You’ll have to forgive people from the Midwest for thinking less of you on “snow days.”
I was raised in Michigan in the 80s. A “snow day” meant that the snow was covering at least half of the windows on the main floor when you woke up.
And this only applied to children. Did the steel mill shut down and call my old man to tell him to sled with his kids? Does a shark crap in the woods?
Not showing up to work in a snowstorm in the midwest will subject you to months of humiliation. It might just ruin your career, “Listen Mathews, we’re not sure you’ve bought into the program.”
President Obama, a hardened Chicago native, was shocked at the liberal usage of snow days in Washington D.C. “School was canceled today because of what, ice? My seven-year-old made it a point to say that they would have gone outside for recess on a day like this in Chicago.”
Every D.C. transplant nodded their head in approval. Yes, Mr. President, people around here are soft.
If you parked on the street in Chicago, you were greeted with a tidal wave of snow over your car, courtesy of the city plows that were busy while you slept. After digging for two hours, you were still greeted with disapproval by your manager for showing up late.
When I moved to Virginia from Chicago, I brought the midwestern mentality with me. My team learned that there was no policy. Get to work by any means necessary.
I relished getting up early on snow days and driving to the office. Knowing I would start receiving emails at 6:30 AM asking if we were closing the office, I could respond to each one by saying I was already in the office and the roads were fine.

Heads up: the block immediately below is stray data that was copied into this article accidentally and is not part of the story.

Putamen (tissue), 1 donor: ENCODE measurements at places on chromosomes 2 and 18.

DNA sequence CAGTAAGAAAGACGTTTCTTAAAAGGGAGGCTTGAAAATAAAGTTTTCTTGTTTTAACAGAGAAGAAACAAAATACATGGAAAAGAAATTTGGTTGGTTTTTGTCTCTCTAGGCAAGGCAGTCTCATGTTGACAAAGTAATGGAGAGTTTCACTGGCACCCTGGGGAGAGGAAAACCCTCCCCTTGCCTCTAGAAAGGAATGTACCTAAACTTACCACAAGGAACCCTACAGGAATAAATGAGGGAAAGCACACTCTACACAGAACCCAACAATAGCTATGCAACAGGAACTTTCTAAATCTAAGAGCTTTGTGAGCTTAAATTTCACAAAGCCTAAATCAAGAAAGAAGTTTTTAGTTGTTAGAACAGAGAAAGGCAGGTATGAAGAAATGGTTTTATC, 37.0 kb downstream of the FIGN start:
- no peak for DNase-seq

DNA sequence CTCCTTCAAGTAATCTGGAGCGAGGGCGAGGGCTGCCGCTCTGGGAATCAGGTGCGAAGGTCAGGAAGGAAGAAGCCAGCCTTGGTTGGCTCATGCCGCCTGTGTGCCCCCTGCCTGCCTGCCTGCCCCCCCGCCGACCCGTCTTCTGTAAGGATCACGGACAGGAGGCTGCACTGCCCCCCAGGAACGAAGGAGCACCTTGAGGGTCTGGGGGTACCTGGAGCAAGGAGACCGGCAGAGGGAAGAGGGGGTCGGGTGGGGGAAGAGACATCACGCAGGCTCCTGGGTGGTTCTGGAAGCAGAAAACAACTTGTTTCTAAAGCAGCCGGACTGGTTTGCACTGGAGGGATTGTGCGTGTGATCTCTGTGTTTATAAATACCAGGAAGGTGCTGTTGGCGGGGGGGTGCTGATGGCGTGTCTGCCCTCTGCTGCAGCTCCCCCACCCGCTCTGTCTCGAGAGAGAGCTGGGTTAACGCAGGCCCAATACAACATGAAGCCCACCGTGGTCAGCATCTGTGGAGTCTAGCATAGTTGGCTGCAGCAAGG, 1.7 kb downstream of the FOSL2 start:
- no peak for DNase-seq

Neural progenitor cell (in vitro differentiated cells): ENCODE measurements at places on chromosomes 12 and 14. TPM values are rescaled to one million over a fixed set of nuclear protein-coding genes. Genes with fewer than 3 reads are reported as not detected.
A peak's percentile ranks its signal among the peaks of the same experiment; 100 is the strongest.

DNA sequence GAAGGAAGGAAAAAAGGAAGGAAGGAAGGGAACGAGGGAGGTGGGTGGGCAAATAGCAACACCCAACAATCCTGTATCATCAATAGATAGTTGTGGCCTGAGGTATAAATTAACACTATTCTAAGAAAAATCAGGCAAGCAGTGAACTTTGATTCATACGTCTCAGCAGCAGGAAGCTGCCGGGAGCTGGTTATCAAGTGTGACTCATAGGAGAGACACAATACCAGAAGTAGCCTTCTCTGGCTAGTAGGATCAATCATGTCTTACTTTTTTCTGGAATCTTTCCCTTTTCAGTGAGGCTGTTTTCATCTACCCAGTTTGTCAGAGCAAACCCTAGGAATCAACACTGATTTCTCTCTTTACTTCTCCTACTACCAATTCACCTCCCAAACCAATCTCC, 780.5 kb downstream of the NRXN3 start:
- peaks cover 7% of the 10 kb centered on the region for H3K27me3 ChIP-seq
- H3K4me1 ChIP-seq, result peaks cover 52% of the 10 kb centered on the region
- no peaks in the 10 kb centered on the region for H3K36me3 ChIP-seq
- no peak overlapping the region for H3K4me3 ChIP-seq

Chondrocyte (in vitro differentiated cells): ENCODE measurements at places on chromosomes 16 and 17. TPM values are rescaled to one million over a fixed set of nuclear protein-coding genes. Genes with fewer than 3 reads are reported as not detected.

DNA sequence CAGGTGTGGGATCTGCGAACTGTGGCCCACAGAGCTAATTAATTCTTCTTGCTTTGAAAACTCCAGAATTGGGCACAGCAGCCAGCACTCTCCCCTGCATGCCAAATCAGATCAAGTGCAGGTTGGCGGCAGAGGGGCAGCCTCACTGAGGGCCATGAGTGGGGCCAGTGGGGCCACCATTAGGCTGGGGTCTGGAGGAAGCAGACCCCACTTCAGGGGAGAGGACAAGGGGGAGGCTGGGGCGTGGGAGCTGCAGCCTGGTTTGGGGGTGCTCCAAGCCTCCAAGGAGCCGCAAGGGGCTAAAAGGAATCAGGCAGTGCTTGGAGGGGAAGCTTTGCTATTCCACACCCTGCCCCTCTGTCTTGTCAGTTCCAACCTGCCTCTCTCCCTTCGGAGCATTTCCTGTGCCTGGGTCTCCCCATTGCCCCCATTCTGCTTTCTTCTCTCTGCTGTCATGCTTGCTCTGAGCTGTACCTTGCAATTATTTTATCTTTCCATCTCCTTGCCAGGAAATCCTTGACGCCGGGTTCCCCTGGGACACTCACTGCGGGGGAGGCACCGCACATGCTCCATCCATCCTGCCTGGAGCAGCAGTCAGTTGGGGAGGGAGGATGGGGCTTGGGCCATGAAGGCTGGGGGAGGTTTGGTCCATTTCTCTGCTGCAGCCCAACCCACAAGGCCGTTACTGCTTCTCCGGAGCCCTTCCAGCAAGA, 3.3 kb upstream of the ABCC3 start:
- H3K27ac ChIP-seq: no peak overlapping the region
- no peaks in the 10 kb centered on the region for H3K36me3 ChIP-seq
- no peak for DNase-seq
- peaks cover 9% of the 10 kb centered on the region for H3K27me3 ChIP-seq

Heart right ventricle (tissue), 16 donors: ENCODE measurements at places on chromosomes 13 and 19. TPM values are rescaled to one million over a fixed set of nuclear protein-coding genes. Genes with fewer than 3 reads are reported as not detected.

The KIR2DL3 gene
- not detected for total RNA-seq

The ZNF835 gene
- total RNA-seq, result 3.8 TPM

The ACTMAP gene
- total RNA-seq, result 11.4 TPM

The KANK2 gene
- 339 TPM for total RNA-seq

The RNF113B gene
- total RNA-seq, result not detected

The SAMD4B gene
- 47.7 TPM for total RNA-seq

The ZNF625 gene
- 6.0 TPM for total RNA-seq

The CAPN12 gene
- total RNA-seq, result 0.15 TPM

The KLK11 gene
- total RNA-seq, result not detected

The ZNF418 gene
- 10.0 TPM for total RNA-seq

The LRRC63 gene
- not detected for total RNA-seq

But it only snows a few days a year in D.C. In Michigan, every neighborhood had at least one truck outfitted with a massive plow. You can’t survive in the upper peninsula without a four-wheel drive.
The infrastructure to handle massive snowfalls in D.C. is like comparing the military of Russia to Sweden. When it snows in Virginia and Maryland, everything stops.
A Policy Out Of Place
My policy was just annoying for a few years. People rolled their eyes and trudged into the office against their best judgment a few days every year.
One day, a big snowstorm was supposed to hit late in the evening. Most businesses went to work in the morning but planned to let people leave early.
Rather than wrap up early like the smart companies, I stubbornly kept working until mid-afternoon. Once I saw it start to snow, I let everyone leave.
The problem was, everyone else, including the government, already let people out. The roads were packed with cars and snow started falling at a sensational rate.
I stayed in the office and kept working. After all, I had a Jeep Grand Cherokee and lived 10 miles from the office. How bad could it be?
An hour after everyone left, I got a text from one of my managers, “Haven’t made it one mile yet. Glad I have a full tank of gas.” What? I called her and found out the roads were a disaster.
Spun-out Camry’s and smart cars littered the highways and exit ramps. Visibility was close to zero. It was nothing I hadn’t seen before but the call got me to pack up and leave.
It took me three hours to drive 10 miles but that wasn’t the worst part. Several of my managers were still stuck when I got home.
I kept in contact with them as the evening wore on. Four, five, six hours. This was my fault and I couldn’t help. I didn’t own a helicopter.
What an a-hole.
Finally, my last manager made it home seven hours after she left. And that is when I decided to put a snow policy in place. It went something like this:
“If you are uncomfortable coming in, please stay home. If the government is shutting down, so are we.”
On top of that, I stayed home on snow days. I didn’t want to send a message that they should follow my actions and not my words.
When I became a father, I grew even more liberal with snow days. It taught me what a colossal hassle it is when your school calls off in the morning and you don’t have help.
I modified my snow policy to add, “I understand if you can’t find help for your kids who are stuck home from school.”